Skills and smarts is more than writing the correct words. It extends to the overall presentation of the captions - comprehending all of the aspects involved in captioning a show, from blanking captions off the screen properly to transitioning seamlessly between live realtime and prescripted text.
2. Self-Analytic and Persistent
No realtime captioner finishes his or her first assignment without room for improvement ... or their 50th or 100th assignment. Recognizing that fact and constantly striving to improve is the foundation of a great captioner. Highly skilled captioners have made their share of mistakes, but they've learned from each and every one. They critique their captions, not through their own court reporter eyes, but through the unbiased eyes of the viewers - reading the words on the screen and making no excuses. No rationalizing: "It's only the little words that are missing," "Oh, that's stacking," "Oops, that's a phrase I haven't gotten rid of yet" or "I had no prep material." The captioner is responsible for writing the words as spoken - or spelling the words as spoken - and incorporating the necessary punctuation to convey the intended message of the speaker.
Conscientious captioners analyze their mistakes, identify their weaknesses and are persistent in their efforts to avoid making the same mistakes in the future. Just as our captioning technology and skills have become more sophisticated and discriminating, so have caption viewers. They have grown beyond being thankful for anything they can get. Caption viewers rely on accurate and correct information as do any other television viewers.
3. Mental and Technical Acuity
The captioners' responsibility goes beyond the accuracy of the captions. They are responsible for the actual transmission of their captions; that is, they write on their machines and simultaneously monitor their equipment to be sure that the captions are making it further than their computer screen.
As mentioned, more captioners are working from their home office than from the company office. With that increased independence and flexibility comes increased responsibility. Working independently requires focus and concentration on the entire process. Captioners working from a remote site need to constantly be aware of the status of their equipment as well as the connectivity between their equipment and the equipment receiving the data. They need complete comprehension of the functionality of their software as well as the configuration of their hardware to be able to troubleshoot and remedy technical difficulties as they arise.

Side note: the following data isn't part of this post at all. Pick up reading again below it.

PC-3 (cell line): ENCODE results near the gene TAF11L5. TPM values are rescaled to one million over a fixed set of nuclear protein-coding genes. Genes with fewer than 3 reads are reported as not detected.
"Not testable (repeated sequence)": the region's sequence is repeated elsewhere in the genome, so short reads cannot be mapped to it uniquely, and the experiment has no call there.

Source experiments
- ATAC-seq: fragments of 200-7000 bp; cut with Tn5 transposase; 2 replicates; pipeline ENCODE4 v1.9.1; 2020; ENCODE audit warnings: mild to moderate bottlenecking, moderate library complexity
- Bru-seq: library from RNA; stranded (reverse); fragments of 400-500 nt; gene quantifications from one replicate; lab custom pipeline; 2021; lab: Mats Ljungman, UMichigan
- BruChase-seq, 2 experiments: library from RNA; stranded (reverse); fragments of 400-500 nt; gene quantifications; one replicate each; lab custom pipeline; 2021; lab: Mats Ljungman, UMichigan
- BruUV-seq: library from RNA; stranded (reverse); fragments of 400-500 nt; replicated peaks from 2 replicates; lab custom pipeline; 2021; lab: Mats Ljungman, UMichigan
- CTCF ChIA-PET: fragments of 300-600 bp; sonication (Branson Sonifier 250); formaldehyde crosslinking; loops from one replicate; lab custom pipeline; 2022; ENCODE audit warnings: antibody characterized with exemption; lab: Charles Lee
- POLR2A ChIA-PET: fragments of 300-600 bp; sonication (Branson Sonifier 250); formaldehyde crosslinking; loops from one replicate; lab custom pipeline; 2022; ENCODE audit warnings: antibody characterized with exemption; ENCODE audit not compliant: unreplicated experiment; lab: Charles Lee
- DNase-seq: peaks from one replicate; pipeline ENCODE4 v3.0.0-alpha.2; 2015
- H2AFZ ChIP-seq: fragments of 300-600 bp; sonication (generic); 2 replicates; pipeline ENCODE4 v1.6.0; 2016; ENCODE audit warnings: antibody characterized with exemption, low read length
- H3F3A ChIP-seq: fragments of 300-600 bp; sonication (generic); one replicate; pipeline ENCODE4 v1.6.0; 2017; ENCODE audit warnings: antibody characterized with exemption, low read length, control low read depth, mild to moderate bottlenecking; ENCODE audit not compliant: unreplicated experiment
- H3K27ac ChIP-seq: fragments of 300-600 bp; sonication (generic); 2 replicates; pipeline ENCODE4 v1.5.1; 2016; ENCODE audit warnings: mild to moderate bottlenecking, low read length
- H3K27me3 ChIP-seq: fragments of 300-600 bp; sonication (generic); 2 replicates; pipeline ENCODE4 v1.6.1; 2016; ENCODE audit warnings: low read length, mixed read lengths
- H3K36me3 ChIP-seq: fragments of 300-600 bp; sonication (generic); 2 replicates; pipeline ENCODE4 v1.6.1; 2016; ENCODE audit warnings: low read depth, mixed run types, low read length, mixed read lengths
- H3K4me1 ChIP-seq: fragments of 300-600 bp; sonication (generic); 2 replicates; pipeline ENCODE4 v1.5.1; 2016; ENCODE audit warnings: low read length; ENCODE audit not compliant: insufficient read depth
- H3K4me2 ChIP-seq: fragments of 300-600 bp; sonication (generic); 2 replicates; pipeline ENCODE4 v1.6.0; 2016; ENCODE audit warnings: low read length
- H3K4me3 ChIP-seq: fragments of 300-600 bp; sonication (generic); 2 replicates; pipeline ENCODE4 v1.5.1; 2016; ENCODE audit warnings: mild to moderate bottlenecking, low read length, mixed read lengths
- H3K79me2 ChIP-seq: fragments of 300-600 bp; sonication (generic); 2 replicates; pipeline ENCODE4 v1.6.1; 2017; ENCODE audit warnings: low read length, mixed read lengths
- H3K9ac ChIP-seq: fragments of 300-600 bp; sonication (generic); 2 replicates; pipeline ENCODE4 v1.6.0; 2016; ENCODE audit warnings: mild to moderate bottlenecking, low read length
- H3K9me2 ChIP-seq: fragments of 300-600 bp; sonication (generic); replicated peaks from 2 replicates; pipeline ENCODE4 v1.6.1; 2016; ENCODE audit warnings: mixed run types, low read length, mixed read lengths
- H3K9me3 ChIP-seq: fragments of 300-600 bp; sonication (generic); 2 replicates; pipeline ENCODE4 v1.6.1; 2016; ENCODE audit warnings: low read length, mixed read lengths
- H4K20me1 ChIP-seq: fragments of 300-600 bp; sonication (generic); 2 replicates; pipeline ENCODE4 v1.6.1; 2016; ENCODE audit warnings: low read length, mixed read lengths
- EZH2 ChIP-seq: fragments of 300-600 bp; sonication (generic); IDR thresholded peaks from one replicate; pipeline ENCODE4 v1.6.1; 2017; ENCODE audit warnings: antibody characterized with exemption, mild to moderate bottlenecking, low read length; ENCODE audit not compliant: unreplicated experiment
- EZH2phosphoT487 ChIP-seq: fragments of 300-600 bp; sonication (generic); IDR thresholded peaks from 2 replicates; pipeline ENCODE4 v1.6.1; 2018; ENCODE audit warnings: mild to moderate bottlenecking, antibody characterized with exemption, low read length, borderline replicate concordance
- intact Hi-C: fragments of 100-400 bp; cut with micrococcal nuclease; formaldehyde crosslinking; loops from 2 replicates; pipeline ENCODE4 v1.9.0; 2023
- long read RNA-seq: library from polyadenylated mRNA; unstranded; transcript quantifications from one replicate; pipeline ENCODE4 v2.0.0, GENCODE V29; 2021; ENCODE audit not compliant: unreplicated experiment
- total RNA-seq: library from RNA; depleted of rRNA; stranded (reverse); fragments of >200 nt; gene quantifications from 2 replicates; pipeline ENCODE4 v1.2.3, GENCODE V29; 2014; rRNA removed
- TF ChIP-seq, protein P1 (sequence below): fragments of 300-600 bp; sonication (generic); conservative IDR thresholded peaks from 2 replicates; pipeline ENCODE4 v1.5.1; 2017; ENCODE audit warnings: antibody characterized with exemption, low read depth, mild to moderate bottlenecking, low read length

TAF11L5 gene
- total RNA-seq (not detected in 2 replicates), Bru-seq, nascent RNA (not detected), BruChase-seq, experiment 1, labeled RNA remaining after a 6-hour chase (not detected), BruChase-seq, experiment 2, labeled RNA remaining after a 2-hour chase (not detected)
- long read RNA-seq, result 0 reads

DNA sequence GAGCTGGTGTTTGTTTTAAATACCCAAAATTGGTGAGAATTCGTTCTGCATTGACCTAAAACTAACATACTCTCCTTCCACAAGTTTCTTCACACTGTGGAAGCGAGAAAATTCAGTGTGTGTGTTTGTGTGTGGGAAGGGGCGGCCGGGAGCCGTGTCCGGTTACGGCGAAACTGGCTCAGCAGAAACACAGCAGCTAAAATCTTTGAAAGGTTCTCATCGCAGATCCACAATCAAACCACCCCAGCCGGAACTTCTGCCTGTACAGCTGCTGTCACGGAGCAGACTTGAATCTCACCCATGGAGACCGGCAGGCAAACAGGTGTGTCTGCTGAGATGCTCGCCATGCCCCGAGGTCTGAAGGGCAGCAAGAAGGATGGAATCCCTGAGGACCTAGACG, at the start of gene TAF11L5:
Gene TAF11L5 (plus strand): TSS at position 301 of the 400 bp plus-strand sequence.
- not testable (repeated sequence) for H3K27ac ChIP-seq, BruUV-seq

4. Organizational and Planning Skills
Captioning assignments go around the clock - early morning, late night, weekends and holidays. To strike a balance between work life and personal life, yet drawing a definitive line between the two, captioners need a well-planned schedule. Assignment times change. Organizational skills are necessary for tracking times and dates of assignments. Whether the communications regarding assignments come via e-mail or voice mail, a system for checking them frequently and recording the information is crucial.
Organization and planning go beyond accepting and tracking captioning assignments. There is usually technical information, formatting information and checklists to be kept at the ready. There may be ancillary tasks or procedures associated with the assignments. For example, tracking technical difficulties, file transfer and, of course, billing for independent contractors or time sheets for employees. Those ancillary duties are the responsibility of the captioner, and if left incomplete or lost in the shuffle, their job security may be in jeopardy.
The strength or weakness of these attributes plays a role in the success of the individual captioner and ultimately the success of the employer. The lack of technical acuity can result in an unnecessary loss of captions to air. A weakness in skills and smarts can result in a low accuracy level. The lack of organizational and planning skills can result in a missed program. Any of those incidents can result in the loss of a client for the captioning company, and when that company loses a client, the effects trickle down to all of the other captioners who are employed or work as an independent contractor for that captioning company.
About the Author
Amy Bowlen, RDR, CRR, from Canonsburg, Pa., is manager of realtime captioners at VITAC.